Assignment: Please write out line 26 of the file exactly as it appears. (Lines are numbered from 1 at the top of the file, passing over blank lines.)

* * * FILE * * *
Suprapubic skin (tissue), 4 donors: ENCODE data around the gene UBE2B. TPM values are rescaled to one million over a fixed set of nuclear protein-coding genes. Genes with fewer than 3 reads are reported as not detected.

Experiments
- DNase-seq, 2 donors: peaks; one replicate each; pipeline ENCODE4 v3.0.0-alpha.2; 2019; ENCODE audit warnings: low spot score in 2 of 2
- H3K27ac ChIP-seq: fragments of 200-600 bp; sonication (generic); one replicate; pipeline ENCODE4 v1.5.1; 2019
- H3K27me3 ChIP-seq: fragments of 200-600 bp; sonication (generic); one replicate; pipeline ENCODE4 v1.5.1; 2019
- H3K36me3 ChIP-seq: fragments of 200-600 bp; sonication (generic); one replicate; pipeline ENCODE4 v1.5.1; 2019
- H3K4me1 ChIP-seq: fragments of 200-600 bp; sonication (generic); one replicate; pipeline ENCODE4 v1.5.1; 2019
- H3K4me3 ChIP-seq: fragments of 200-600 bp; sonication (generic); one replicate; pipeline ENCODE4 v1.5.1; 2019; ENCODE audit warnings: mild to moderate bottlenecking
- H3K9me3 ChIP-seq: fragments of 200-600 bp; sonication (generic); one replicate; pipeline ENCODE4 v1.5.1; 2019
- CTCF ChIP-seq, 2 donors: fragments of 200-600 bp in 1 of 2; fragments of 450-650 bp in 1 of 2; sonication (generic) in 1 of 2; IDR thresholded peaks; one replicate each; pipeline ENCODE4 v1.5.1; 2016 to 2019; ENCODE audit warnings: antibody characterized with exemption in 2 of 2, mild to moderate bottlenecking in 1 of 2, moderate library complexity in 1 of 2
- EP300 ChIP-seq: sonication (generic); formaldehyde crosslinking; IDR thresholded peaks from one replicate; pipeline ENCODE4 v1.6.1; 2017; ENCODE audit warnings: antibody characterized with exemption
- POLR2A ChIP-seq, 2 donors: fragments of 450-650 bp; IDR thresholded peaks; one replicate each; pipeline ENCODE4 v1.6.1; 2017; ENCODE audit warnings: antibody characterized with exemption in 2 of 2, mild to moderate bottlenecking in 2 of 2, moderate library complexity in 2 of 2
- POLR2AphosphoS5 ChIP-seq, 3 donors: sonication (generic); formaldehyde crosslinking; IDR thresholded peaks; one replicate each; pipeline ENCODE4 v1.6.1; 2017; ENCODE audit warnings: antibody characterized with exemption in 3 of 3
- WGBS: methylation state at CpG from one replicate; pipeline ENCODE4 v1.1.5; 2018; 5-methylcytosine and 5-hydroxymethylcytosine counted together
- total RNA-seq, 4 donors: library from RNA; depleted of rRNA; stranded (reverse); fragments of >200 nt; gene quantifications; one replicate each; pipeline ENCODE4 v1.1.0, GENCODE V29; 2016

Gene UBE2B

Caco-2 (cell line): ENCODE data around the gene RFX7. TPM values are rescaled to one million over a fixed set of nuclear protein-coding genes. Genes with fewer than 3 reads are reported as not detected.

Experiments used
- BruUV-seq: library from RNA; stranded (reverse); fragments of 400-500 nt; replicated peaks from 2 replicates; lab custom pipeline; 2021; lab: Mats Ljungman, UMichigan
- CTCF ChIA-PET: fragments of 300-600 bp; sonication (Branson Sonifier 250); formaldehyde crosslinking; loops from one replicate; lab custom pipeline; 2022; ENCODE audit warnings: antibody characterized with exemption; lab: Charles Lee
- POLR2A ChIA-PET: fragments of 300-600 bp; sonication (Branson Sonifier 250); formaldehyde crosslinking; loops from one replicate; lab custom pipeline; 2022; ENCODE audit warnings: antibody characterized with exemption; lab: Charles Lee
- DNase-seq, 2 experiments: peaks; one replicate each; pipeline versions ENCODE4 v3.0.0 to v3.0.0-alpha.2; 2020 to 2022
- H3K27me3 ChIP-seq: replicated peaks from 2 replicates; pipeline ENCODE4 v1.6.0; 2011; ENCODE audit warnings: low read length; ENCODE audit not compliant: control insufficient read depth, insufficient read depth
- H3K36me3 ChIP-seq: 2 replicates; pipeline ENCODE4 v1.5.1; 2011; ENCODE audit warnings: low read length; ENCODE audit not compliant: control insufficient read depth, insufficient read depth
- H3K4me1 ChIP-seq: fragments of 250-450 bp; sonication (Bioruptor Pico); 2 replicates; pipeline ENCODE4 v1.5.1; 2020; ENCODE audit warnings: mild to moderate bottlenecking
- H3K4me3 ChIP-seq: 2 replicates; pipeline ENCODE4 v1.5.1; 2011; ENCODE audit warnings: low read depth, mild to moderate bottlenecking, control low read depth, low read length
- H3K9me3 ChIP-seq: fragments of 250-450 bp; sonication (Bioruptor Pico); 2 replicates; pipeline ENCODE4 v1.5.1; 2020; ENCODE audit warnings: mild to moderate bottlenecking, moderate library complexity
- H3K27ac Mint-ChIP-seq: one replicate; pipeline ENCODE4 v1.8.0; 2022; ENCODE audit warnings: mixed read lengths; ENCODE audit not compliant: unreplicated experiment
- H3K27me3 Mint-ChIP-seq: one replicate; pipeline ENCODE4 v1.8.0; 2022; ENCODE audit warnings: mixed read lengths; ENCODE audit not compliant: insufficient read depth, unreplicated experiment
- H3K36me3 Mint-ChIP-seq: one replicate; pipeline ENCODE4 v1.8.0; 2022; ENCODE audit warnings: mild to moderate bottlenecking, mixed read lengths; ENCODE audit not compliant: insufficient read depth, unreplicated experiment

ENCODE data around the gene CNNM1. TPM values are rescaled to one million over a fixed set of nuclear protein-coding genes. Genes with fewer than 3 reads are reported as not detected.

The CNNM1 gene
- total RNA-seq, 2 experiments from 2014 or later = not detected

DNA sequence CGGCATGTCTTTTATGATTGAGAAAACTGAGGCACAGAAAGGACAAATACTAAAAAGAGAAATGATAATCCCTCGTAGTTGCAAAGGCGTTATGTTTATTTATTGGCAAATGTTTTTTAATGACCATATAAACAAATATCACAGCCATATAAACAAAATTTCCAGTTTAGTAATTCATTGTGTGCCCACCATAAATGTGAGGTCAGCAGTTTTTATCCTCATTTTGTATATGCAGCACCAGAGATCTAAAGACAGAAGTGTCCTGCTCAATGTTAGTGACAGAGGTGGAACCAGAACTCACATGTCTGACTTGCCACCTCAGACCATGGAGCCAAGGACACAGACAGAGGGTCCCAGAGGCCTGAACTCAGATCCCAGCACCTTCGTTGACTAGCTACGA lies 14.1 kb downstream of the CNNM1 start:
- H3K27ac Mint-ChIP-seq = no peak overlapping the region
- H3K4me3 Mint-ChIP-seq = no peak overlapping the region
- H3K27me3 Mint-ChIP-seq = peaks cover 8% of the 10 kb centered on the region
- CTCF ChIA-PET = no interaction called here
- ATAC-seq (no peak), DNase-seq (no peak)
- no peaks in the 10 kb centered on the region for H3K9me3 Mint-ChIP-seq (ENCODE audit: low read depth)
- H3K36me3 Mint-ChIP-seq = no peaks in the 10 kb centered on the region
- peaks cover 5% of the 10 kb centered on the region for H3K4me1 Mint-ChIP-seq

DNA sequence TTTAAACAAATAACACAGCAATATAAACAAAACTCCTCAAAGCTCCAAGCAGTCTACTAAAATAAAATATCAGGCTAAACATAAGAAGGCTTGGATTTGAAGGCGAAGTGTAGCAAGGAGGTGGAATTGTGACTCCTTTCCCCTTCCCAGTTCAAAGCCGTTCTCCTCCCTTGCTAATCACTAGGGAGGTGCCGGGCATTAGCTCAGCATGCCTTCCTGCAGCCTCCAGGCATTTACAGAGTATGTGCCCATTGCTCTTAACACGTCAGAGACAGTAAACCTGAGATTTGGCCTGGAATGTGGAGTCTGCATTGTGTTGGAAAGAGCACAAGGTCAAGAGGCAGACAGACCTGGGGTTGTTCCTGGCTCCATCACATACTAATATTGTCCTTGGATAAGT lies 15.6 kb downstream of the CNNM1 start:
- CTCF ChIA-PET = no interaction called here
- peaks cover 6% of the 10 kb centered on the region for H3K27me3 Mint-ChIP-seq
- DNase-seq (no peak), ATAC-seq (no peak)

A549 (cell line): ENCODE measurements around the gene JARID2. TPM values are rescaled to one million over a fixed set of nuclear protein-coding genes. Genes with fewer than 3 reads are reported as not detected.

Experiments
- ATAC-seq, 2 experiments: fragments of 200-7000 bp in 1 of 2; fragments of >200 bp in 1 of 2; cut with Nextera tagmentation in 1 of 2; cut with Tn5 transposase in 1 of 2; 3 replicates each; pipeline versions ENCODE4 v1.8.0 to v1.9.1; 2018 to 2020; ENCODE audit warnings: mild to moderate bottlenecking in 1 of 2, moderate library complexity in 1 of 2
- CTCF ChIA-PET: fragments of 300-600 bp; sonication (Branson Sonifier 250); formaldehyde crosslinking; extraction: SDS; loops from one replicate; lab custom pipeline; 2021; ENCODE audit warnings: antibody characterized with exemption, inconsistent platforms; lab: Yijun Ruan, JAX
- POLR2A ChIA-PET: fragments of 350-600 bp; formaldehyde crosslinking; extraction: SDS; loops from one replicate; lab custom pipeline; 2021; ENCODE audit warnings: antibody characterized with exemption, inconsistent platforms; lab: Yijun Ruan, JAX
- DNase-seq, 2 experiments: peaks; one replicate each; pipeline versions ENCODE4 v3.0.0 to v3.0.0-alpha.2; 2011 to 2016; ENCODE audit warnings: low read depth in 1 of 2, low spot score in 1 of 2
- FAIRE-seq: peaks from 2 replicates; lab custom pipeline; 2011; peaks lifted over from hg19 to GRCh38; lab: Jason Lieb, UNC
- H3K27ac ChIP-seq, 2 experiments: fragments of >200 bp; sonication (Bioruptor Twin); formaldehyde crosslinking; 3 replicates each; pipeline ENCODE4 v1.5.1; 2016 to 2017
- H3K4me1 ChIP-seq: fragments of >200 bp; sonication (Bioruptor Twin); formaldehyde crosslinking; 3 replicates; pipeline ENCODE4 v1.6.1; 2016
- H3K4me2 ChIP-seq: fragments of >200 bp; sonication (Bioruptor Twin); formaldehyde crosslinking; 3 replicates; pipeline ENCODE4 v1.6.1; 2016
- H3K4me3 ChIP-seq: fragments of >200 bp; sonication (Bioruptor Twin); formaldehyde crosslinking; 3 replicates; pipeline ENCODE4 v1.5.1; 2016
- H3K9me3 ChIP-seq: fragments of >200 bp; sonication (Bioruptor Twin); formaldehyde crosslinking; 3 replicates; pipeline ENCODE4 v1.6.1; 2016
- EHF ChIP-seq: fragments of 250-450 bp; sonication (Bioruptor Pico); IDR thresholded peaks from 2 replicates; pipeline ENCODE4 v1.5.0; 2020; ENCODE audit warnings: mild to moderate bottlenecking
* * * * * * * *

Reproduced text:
- H3K4me3 ChIP-seq: 2 replicates; pipeline ENCODE4 v1.5.1; 2011; ENCODE audit warnings: low read depth, mild to moderate bottlenecking, control low read depth, low read length